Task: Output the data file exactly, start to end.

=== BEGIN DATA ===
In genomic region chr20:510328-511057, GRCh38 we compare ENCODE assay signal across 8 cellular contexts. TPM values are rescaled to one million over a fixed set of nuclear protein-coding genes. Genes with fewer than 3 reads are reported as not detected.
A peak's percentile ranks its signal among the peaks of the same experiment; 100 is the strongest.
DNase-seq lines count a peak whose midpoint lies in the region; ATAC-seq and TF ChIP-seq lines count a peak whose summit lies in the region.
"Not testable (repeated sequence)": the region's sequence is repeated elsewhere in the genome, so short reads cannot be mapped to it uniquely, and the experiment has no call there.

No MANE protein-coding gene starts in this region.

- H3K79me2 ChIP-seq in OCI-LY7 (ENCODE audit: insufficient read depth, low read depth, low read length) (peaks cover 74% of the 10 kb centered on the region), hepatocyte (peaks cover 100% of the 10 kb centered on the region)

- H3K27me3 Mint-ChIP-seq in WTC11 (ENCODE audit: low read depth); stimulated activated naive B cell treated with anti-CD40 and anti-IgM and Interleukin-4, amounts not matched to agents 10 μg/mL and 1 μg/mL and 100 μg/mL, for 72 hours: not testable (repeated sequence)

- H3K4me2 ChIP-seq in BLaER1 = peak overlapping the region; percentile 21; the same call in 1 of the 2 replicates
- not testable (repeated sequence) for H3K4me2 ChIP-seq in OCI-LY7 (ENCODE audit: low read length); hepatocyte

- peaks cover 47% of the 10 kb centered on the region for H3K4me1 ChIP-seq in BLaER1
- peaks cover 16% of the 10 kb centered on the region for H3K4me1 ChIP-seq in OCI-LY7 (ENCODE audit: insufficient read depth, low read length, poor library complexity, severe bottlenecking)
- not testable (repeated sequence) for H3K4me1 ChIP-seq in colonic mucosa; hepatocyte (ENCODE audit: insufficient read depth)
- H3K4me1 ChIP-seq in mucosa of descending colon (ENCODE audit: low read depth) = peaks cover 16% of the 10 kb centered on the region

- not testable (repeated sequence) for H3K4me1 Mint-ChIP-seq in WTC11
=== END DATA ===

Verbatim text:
In genomic region chr20:510328-511057, GRCh38 we compare ENCODE assay signal across 8 cellular contexts. TPM values are rescaled to one million over a fixed set of nuclear protein-coding genes. Genes with fewer than 3 reads are reported as not detected.
A peak's percentile ranks its signal among the peaks of the same experiment; 100 is the strongest.
DNase-seq lines count a peak whose midpoint lies in the region; ATAC-seq and TF ChIP-seq lines count a peak whose summit lies in the region.
"Not testable (repeated sequence)": the region's sequence is repeated elsewhere in the genome, so short reads cannot be mapped to it uniquely, and the experiment has no call there.

No MANE protein-coding gene starts in this region.

- H3K79me2 ChIP-seq in OCI-LY7 (ENCODE audit: insufficient read depth, low read depth, low read length) (peaks cover 74% of the 10 kb centered on the region), hepatocyte (peaks cover 100% of the 10 kb centered on the region)

- H3K27me3 Mint-ChIP-seq in WTC11 (ENCODE audit: low read depth); stimulated activated naive B cell treated with anti-CD40 and anti-IgM and Interleukin-4, amounts not matched to agents 10 μg/mL and 1 μg/mL and 100 μg/mL, for 72 hours: not testable (repeated sequence)

- H3K4me2 ChIP-seq in BLaER1 = peak overlapping the region; percentile 21; the same call in 1 of the 2 replicates
- not testable (repeated sequence) for H3K4me2 ChIP-seq in OCI-LY7 (ENCODE audit: low read length); hepatocyte

- peaks cover 47% of the 10 kb centered on the region for H3K4me1 ChIP-seq in BLaER1
- peaks cover 16% of the 10 kb centered on the region for H3K4me1 ChIP-seq in OCI-LY7 (ENCODE audit: insufficient read depth, low read length, poor library complexity, severe bottlenecking)
- not testable (repeated sequence) for H3K4me1 ChIP-seq in colonic mucosa; hepatocyte (ENCODE audit: insufficient read depth)
- H3K4me1 ChIP-seq in mucosa of descending colon (ENCODE audit: low read depth) = peaks cover 16% of the 10 kb centered on the region

- not testable (repeated sequence) for H3K4me1 Mint-ChIP-seq in WTC11